You hear about different forms of poverty as we go about our daily lives, however we never hear the discussion about cancer poverty.
To be honest, until my mother in law got diagnosed with cancer I didn't even know cancer poverty was a form of poverty. Yet it exists and it is something that is occurring on a daily basis right in front of our faces.
Cancer poverty is where you can no longer afford things due to being treated for cancer. Simple fact is you can't work or if you can it is sporadic. Your partner or family member may also not be able to work because they are caring for you. You may not even have a partner or family member and are completely on your own. Your sick pay may run out or you do not get sick pay at all. You might not have had a job in the first place and relied on benefits. The benefit that you can now no longer claim because you can't sign up to work. You may not have had life cover to provide you with an income and it may be you are not entitled to any benefits at all. So what do you do when you are in a position beyond your control faced with hardship?
You can't plan or prepare to get cancer. No one does. Therefore, when someone is diagnosed this is another major worry that rears its ugly head.
So you do the best you can to afford the roof over your head, pay the bills and get food on the table. The companies don't care whether you are ill or not, they just want to be paid. So once, that is all paid where are you going to find money for costs such as hospital parking, TV costs in hospital (yes this is a thing!) or items such as your favourite toiletries or magazine. You try and find a way to fund this, which means getting in debt to fund it. Stick it on a credit card, get a loan or go into your overdraft and worry about paying it back later.
It is such a stressful time. When you lose things that were considered part of everyday life that are now luxuries. It is another reminder that you have cancer. It is another thing that gets you down.
That is why my husband and I started our charity The Lewis Foundation. We spent about four years in and out of hospital. We have seen and experienced cancer poverty, so we understand how tough it is.
I remember originally in the private rooms on the cancer ward it cost £10 a day or £35 a week to watch TV. Really, should it ever cost that much to watch TV? So to save money, we used to smuggle in a TV from home because £35 a week is something that no one can afford. Yes, it must have looked pretty random with us walking round the place with a TV under our arm like we had robbed the place. However, it was worth the weird looks as something as small as being able to watch a TV is a distraction. It enables you to switch off, so you're not staring at four walls just thinking about what you are going through.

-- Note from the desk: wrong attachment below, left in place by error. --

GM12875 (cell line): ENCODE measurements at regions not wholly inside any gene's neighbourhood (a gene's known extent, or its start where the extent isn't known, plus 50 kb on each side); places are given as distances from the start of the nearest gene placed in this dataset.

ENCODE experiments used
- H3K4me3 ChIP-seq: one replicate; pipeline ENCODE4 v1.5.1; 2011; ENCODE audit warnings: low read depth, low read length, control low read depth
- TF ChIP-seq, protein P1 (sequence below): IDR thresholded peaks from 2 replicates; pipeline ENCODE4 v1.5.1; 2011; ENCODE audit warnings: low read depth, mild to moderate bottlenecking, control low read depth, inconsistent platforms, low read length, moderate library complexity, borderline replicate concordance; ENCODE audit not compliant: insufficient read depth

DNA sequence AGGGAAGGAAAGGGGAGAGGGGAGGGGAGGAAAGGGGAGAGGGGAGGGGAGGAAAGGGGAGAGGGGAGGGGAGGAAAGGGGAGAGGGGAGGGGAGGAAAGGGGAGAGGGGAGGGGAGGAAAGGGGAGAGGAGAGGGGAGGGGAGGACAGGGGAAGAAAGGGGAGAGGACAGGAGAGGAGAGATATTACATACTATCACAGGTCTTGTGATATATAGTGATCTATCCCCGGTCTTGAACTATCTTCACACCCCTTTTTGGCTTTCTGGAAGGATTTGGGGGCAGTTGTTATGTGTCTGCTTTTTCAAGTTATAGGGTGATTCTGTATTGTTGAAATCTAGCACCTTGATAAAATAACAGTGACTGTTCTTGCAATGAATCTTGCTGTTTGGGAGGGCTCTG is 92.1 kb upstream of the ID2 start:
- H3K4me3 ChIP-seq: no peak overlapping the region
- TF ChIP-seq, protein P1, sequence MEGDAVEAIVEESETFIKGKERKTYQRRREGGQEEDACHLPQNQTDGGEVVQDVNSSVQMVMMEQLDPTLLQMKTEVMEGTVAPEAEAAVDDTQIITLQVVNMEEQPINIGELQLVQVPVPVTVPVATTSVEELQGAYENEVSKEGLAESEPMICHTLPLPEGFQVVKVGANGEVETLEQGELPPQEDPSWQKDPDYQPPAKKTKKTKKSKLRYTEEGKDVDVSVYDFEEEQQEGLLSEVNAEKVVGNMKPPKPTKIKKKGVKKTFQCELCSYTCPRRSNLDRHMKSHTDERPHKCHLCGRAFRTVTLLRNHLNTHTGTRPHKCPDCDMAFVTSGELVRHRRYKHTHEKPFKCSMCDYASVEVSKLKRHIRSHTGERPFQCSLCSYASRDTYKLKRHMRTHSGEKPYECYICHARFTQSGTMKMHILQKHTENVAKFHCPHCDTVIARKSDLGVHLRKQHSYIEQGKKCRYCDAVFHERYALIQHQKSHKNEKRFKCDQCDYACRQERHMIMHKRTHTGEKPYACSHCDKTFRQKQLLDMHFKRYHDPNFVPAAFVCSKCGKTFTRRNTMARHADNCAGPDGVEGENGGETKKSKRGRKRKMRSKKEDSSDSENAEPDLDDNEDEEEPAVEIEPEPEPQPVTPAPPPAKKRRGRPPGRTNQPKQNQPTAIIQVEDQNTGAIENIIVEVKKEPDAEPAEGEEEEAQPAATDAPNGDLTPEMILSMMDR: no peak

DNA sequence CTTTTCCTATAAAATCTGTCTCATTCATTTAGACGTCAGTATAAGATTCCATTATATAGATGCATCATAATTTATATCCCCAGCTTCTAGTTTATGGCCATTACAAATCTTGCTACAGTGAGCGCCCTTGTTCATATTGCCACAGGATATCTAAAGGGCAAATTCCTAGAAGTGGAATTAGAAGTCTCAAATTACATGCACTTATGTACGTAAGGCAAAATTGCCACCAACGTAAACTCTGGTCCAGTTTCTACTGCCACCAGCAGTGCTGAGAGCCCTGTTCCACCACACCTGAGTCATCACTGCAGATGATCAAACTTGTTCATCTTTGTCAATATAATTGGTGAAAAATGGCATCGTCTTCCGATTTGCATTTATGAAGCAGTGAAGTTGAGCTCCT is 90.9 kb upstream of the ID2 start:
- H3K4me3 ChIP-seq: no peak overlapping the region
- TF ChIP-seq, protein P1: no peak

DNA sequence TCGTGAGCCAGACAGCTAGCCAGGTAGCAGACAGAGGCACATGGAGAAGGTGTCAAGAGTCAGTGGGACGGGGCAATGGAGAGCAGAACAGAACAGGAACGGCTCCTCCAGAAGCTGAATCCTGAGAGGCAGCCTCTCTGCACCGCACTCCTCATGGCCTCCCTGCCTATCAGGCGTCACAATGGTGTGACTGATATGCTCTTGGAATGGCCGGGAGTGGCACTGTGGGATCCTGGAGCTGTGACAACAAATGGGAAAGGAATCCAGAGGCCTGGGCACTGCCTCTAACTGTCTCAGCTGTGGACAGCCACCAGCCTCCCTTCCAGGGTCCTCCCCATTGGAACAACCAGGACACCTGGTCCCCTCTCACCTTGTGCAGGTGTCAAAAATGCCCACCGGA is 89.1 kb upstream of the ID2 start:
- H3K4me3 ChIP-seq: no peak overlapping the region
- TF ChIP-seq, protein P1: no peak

I was getting wound up constantly seeing these TVs, so I had to do something about it. So, what I did was signed myself up to Tough Mudder and Rat Race Dirty Weekend because I didn't want anyone in the 14 private rooms to have to pay to watch TV. I didn't know what I was signing up for, it was a case of I need to do something crazy to raise some money and let's turn up and see what happens. Boy, was that a shock to the system and I mean literally, when I got electric shocked at Tough Mudder. Yet, despite the pain, cuts, bruises and scars over two years I raised enough money for 14 TV and DVD players. Nothing makes me happier than when I go into the hospital and see people watching them, with the ones people used to have to pay for pushed to the side.
However, Lee and I wanted to do something more on a long term basis which is why in April 2016 we set up our charity The Lewis Foundation.
Every Friday we hand out free gift bags to adults with cancer in Northampton General. The gift bags go to day patients and overnight stay patients. The patients can choose from a choice of 12 gift bags, which ranges from portable radios, magazines, craft packs and pamper packs. The aim is to take people's mind off thinking about cancer and give them something nice to look forward to. It is also to reduce social isolation by spending time talking with the patient once they have received the gift bag.
It removes the worry of affording these items. Whilst, these items may not seem important when you are in hospital they become important.
For example a few ladies had asked me if I do cross stitch magazines. I said I don't but let me sort one out for you the following week. So, I thought let me go and get some. They ranged from £4.99 to £10! I thought are you serious, they are so expensive! This is an example of why we do the gift bags we do, so that people can continue to have some sense of normality whilst they go through their treatment.
Since we started in April 2016, we have given out over 1500 gift bags to adults with cancer in Northampton. We both do this around our full time jobs, it is never a chore for us. It makes us happy and we have met the most incredible people along the way. Whilst, we can make a difference then we will continue to hand out these gift bags.
If you want to find out more about what we do or how you can help us, please visit:
Our website: www.thelewisfoundation.co.uk